For most retail businesses, foot traffic is extremely important. You don’t want to be tucked away in a corner where shoppers are likely to bypass you, and even the best retail areas have dead spots. By contrast, if your business requires confidentiality, you may not want to be located in a high-traffic area. Monitor the traffic outside a potential location at different times of the day and on different days of the week to make sure the volume of pedestrian traffic meets your needs.

4. Accessibility and parking.

Consider how accessible the facility will be for everyone who’ll be using it—customers, employees, and suppliers. If you’re on a busy street, how easy is it for cars to get in and out of your parking lot? Is the facility accessible to people with disabilities? What sort of deliveries are you likely to receive, and will your suppliers be able to easily and efficiently get materials to your business? Small-package couriers need to get in and out quickly; trucking companies need adequate roads and loading docks if you’re going to be receiving freight on pallets.

Find out about the days and hours of service and access to locations you’re considering. Are the heating and cooling systems left on or turned off at night and on weekends? If you’re inside an office building, are there periods when exterior doors are locked and, if so, can you have keys? A beautiful office building at a great price is a lousy deal if you plan to work weekends but the building is closed on weekends—or they allow you access, but the air conditioning and heat are turned off so you roast in the summer and freeze in the winter.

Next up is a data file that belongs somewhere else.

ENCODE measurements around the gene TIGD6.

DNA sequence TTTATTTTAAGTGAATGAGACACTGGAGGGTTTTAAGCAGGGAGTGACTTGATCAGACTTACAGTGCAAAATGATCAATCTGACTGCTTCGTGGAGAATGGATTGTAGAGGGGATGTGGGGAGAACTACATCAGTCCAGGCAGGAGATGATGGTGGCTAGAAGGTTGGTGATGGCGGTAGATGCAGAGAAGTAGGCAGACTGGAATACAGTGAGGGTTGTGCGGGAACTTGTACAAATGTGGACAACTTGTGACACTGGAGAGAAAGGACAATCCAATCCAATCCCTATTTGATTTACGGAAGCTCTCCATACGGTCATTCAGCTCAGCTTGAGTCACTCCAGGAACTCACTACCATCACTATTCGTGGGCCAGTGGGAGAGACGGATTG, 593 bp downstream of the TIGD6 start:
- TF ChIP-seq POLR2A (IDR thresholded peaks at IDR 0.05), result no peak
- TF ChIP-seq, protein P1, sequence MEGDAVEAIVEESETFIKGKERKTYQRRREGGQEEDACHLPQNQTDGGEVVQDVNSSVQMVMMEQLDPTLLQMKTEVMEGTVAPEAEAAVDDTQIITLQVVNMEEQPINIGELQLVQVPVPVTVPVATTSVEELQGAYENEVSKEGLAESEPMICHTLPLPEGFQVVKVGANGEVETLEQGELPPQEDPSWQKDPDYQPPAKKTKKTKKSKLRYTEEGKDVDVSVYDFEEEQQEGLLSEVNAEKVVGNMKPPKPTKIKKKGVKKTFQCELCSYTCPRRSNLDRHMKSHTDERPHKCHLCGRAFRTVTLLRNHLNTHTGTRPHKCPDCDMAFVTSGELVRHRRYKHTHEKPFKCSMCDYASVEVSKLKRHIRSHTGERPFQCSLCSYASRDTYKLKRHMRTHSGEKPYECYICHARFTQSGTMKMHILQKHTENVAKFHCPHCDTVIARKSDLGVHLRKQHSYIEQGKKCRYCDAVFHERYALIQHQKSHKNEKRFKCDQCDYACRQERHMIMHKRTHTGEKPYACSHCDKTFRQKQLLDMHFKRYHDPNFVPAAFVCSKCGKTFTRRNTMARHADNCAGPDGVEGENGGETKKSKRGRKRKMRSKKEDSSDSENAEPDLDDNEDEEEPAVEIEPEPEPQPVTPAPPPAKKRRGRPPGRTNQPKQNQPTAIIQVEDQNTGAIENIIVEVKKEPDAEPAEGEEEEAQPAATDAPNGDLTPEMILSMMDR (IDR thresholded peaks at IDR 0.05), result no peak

Be sure there’s ample convenient parking for both customers and employees. As with foot traffic, take the time to monitor the facility at various times and days to see how the demand for parking fluctuates. Also make sure the parking lot is well-maintained and adequately lighted.

5. Competition.

Are competing companies located nearby? Sometimes that’s good, such as in industries where comparison shopping is popular. You may also catch the overflow from existing businesses, particularly if you’re located in a restaurant and entertainment area. But if a nearby competitor is only going to make your marketing job tougher, look elsewhere.

6. Proximity to other businesses and services.

Take a look at what other businesses and services are in the vicinity from two key perspectives. First, see if you can benefit from nearby businesses—by the customer traffic they generate—because those companies and their employees could become your customers, or because it may be convenient and efficient for you to be their customer.

Second, look at how they’ll enrich the quality of your company as a workplace. Does the vicinity have an adequate selection of restaurants so your employees have places to go for lunch? Is there a nearby day-care center for employees with children? Are other shops and services you and your employees might want conveniently located?